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AMD and NVIDIA say Intel won't share its USB 3.0 open host controller specs

The USB 3.0 specification is expected to be out in 2009 and will significantly upgrade the bandwidth of the current USB 2.0 ports and products that all computer users are familiar with. The body responsible for the support and promotion of the USB specifications going back to USB 1.1 is the USB Implementers Forum (USB-IF).

The USB-IF was founded by Intel in 1995 along with other industry players including Microsoft, HP, Texas Instruments, NEC and NXP Semiconductors. Currently, the USB-IF and its members are working to bring the USB 3.0 specification to market. USB 3.0 is also being called “PCI Express over cable” because the USB 3.0 specification uses intellectual property that was sourced from the PCI SIG. USB 3.0 will increase the bandwidth offered by USB 2.0 by 10 times with a data throughput of about 5 gigabits per second.

Despite the fact that much of the intellectual property behind the USB 3.0 specification wasn’t developed by Intel, AMD and NVIDIA both assert that Intel is keeping crucial information concerning the open host controller to itself. According to NVIDIA and AMD, Intel has working silicon, meaning the open host controller portion is mature and working, yet Intel is refusing to give the specifications to other processor and chipset makers.

AMD and NVIDIA say that by withholding the open host controller specifications that Intel is basically giving itself a market advantage of six to nine months because of the time lag between receiving the host controller specifications by other CPU and chipset makers and getting product to the marketplace.

An Intel source told News.com, “Intel only gives it [open host controller specifications] out once it's finished. And it's not finished. If it was mature enough to release, it would be released. If you have an incomplete spec and give it out to people, these people will build their chipsets and you'll end up with chipsets that are incompatible with devices. That's what (Intel) is trying to avoid."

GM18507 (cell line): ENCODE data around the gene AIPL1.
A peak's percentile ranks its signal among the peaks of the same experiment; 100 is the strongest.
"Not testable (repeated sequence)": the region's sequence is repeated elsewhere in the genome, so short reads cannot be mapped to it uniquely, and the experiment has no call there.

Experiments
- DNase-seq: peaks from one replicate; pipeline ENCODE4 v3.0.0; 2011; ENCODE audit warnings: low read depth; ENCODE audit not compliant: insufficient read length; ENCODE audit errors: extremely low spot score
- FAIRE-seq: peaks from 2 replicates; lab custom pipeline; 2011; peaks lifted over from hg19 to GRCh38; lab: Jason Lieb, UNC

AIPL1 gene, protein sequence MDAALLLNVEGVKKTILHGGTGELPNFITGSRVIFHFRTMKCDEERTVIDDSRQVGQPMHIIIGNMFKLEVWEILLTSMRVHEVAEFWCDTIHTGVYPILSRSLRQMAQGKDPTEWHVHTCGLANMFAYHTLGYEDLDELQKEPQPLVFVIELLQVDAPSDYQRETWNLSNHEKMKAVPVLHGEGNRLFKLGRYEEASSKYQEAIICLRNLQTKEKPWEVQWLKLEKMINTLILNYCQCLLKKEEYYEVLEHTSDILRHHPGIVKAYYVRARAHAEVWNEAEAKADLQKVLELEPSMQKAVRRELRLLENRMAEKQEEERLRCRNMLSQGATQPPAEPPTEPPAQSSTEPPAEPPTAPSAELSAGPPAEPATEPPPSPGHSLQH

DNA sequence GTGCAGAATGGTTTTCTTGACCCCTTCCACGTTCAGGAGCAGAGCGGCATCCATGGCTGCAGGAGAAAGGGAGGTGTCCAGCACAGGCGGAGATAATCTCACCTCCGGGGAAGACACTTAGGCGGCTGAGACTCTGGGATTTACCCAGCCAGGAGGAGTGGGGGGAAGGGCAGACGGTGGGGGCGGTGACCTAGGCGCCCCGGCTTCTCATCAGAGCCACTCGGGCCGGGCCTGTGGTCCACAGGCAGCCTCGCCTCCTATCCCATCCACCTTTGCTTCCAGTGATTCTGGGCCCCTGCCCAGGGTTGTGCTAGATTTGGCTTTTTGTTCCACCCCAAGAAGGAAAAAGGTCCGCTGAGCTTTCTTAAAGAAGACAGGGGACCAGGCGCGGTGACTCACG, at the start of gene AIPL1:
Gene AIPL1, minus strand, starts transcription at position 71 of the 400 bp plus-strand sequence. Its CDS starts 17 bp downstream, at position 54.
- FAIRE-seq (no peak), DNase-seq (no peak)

The Intel source continued saying, “[Intel is] a little bit behind and that's what might be causing some of the resentment. You could take the opinion that Intel is giving stuff out for free and people are complaining because (Intel) isn't giving it out fast enough.”

If Intel feels that AMD and NVIDIA aren’t willing to do the hard work of developing the open host controller for USB 3.0 themselves, it may be very mistaken. AMD and NVIDIA say they are going to develop their own open host controller for USB 3.0. Both firms point out that developing a separate open host controller could very well mean incompatibilities between USB 3.0 controllers and products.

An AMD source told News.com, “We are starting development on it [open host controller] right now.” An NVIDIA source says the first meeting of the alternate open host controller specification is set for next week and adds, "We fully intend to productize this spec.”

Intel maintains that it is not withholding the specification and that it will provide the details for the open host controller when it is complete.

Intel is in hot water already for some of its business practices. The FTC announced last week that it will investigate whether Intel has abused its market position to stifle competition.



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By FITCamaro on 6/9/2008 1:19:12 PM , Rating: 3
Many new PCs still don't have eSATA though. And you can only connect one drive to it. With USB, you could get a 3.0 hub and connect many drives. Just like people do with 2.0 today.


By larson0699 on 6/9/2008 3:26:28 PM , Rating: 2
You're right in that it is much more economical to opt for the USB hub and array the drives from there. I do hope that the efficiency in those ATA/USB adapters improves in the USB 3.0 era, but for my own applications I'd rely on as few adapters as possible. Thus eSATA is more to my liking. (If only it supplied power to smaller drives like USB did...)

Similarly, you could assemble a small external workstation (much in the context of NAS, just without Ethernet) with multiple drives in RAID, channeled through the single eSATA to the host. Of course we have the disadvantage of a single link's bandwidth (as well as the additional SATA controller), but also a ton of space consolidated into one reliable native ATA volume. I would give that my vote for externally-streamed media / mass storage over USB anyday, even if USB 3.0 and the conversion therein surpasses it in raw numbers.

Unless of course there were ever a native USB hard drive.

Until then, I'll leave USB to my input devices, printers/MFD's, and flash drives.


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